BOGOTA (Reuters) -Marcelo Pecci, a Paraguayan prosecutor known for his work in fighting organized crime, was killed on the Colombian tourism island of Baru on Tuesday, authorities from both countries said.
Pecci and his wife, Paraguayan journalist Claudia Aguilera, were on their honeymoon at a resort near the Caribbean city of Cartagena. They had announced Aguilera’s pregnancy on Instagram earlier on Tuesday.
Aguilera told Paraguayan media the couple were approached by two men on a private beach connected to their hotel before her husband was shot. He had not received threats, she added.
Pecci, 45, was known for his work on high-profile anti-money laundering and anti-drug cases, the investigation into the murder of a regional governor’s daughter last year and the case against Brazilian footballer Ronaldinho, who was arrested trying to enter Paraguay with an adulterated Paraguayan passport in 2020.
A delegation of Paraguayan police will join the investigation, Colombia’s national police chief General Jorge Luis Vargas said in a video message on Tuesday.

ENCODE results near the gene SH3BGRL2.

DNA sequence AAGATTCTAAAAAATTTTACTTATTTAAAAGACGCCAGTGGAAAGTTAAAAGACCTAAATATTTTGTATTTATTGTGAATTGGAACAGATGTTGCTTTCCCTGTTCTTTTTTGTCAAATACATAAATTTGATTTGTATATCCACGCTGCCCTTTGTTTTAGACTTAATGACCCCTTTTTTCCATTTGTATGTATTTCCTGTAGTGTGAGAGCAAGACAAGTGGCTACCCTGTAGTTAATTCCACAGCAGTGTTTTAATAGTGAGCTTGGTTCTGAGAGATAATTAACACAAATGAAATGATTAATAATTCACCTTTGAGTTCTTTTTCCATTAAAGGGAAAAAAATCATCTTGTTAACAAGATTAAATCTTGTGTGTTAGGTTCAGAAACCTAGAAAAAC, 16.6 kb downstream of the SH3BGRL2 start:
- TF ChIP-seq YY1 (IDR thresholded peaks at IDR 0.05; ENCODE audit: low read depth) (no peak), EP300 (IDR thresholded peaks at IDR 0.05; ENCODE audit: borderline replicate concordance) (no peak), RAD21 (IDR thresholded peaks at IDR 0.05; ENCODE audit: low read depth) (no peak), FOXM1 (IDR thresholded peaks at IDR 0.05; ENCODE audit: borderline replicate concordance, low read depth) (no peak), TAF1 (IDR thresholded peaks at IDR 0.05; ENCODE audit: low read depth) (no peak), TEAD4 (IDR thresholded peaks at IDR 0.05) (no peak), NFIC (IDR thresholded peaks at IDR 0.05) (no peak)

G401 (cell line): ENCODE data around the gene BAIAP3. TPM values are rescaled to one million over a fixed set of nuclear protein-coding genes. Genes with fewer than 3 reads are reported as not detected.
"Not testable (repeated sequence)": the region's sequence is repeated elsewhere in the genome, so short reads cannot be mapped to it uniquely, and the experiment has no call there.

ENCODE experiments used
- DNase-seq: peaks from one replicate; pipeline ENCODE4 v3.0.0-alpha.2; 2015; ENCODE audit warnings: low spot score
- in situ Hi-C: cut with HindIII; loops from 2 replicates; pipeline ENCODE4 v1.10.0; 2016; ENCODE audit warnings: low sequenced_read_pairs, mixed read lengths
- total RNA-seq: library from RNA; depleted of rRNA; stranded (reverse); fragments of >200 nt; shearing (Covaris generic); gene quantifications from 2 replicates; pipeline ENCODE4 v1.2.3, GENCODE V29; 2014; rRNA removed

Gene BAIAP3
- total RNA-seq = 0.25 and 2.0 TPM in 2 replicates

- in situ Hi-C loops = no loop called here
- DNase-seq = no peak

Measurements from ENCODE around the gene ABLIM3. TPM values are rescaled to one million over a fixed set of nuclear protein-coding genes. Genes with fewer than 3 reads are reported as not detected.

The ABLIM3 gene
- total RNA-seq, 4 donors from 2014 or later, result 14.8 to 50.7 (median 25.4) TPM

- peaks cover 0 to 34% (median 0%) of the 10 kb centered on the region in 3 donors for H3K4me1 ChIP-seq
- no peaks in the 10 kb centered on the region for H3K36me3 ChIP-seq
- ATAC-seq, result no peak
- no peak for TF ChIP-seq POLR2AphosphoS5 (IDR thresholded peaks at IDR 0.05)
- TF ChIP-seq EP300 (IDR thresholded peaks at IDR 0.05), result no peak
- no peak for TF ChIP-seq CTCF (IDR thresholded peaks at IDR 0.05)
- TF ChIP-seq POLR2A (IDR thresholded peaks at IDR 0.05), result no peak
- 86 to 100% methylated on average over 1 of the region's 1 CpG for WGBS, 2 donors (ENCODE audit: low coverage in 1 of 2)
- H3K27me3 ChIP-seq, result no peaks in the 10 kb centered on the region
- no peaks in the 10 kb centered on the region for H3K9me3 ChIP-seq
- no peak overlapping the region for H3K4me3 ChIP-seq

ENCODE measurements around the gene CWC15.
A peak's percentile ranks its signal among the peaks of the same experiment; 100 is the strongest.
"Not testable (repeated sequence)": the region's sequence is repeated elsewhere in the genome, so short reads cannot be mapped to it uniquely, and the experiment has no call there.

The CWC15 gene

“We have information that is being collected in urgent efforts and which is confidential which will help us to identify those responsible for this regrettable occurrence,” Vargas said.
Officials from the United States will also aid the investigation, he said.
Vargas offered a reward of about $122,000 for information that could help solve the crime as well as identify people suspected of being involved in the case.
“We need to identify them, to urgently uncover their possible connection to the events, to Pecci’s murder,” he said, adding that authorities had deployed officers at airports and on the roads.
Paraguayan President Marcelo Abdo said the “cowardly assassination of the prosecutor Marcelo Pecci in Colombia saddens all of the Paraguayan nation”.
“We condemn in the most energetic terms this tragic occurrence and redouble our commitment in the fight against organized crime,” he said on Twitter.
(Reporting by Julia Symmes Cobb and Nelson Bocanegra; Additional reporting by Nicolas Misculin in Buenos Aires and Daniela Desantis in Asuncion; Editing by Angus MacSwan and Stephen Coates)